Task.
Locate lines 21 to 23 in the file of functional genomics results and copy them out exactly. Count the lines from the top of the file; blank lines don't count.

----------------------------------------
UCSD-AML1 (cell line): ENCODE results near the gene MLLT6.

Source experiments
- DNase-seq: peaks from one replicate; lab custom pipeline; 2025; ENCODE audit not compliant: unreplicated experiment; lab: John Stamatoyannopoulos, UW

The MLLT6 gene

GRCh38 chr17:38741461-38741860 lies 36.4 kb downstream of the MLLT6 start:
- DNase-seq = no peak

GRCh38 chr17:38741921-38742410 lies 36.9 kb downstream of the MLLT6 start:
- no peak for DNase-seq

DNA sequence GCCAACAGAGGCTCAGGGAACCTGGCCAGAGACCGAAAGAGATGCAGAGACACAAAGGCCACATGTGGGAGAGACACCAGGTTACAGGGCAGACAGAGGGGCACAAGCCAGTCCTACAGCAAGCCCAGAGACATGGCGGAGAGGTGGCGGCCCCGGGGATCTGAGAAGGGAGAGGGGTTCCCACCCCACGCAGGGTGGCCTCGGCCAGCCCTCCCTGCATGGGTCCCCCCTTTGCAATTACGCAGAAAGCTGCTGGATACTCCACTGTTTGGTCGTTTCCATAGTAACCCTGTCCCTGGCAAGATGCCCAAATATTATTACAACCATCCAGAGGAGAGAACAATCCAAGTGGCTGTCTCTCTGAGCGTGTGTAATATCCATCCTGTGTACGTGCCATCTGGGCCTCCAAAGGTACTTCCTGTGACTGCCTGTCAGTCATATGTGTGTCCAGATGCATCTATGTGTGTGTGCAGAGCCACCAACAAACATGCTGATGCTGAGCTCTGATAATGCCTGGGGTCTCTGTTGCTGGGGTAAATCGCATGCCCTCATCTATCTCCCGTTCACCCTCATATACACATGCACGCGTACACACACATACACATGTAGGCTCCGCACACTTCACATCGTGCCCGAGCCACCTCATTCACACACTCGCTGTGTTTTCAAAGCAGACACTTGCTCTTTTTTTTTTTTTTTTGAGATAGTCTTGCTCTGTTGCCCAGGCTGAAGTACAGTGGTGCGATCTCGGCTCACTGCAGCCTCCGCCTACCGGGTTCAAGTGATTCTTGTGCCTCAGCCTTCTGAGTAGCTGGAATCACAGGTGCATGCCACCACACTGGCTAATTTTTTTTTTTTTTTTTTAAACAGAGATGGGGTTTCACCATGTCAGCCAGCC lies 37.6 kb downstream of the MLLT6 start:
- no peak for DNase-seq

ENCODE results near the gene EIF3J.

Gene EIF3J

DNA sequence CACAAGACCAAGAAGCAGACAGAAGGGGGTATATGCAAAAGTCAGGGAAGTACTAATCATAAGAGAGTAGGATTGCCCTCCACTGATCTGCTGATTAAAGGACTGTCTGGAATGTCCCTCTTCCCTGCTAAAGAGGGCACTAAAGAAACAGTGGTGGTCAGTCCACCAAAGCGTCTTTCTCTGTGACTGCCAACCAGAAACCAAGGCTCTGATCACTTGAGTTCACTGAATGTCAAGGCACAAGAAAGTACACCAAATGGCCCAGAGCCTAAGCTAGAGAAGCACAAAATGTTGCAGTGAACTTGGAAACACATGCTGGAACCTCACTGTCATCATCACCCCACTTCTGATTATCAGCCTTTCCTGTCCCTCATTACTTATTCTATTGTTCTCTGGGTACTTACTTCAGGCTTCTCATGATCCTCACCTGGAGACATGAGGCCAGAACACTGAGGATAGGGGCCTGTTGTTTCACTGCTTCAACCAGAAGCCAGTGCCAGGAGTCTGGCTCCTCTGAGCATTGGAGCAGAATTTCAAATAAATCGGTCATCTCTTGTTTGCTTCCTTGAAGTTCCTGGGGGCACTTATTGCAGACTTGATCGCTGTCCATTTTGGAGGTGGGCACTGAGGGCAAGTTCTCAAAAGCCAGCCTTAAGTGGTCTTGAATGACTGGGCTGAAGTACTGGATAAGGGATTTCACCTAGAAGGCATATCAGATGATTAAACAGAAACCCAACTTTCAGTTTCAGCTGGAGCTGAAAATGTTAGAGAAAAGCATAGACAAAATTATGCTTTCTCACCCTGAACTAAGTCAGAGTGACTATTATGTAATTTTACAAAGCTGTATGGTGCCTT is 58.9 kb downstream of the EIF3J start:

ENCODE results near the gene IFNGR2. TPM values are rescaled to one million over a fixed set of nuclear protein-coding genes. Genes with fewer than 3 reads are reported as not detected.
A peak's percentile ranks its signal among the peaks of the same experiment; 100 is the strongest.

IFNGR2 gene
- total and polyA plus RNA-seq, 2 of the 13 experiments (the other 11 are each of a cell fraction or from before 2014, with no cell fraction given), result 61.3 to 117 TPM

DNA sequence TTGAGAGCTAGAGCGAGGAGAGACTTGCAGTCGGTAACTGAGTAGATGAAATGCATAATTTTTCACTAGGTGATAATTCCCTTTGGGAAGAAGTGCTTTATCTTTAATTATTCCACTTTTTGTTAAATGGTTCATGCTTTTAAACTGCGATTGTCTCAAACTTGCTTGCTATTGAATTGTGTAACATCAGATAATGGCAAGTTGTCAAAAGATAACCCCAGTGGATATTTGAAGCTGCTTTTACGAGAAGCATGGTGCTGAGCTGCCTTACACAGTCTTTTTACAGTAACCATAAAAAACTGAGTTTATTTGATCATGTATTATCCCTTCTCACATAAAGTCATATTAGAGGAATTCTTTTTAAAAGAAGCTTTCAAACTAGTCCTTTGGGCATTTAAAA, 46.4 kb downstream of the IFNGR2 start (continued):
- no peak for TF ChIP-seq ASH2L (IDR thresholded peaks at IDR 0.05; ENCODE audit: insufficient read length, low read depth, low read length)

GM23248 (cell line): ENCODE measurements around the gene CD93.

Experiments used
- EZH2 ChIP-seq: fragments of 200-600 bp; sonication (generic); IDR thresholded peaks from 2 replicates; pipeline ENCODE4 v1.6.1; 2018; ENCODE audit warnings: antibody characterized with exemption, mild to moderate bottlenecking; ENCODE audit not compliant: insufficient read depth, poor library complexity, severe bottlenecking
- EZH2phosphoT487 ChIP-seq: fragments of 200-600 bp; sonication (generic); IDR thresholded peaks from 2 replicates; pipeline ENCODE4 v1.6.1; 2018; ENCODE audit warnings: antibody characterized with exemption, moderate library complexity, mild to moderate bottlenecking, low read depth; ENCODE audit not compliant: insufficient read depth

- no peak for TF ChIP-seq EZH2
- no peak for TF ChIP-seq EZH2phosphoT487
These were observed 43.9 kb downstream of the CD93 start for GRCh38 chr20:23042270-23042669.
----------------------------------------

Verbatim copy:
Experiments used
- EZH2 ChIP-seq: fragments of 200-600 bp; sonication (generic); IDR thresholded peaks from 2 replicates; pipeline ENCODE4 v1.6.1; 2018; ENCODE audit warnings: antibody characterized with exemption, mild to moderate bottlenecking; ENCODE audit not compliant: insufficient read depth, poor library complexity, severe bottlenecking
- EZH2phosphoT487 ChIP-seq: fragments of 200-600 bp; sonication (generic); IDR thresholded peaks from 2 replicates; pipeline ENCODE4 v1.6.1; 2018; ENCODE audit warnings: antibody characterized with exemption, moderate library complexity, mild to moderate bottlenecking, low read depth; ENCODE audit not compliant: insufficient read depth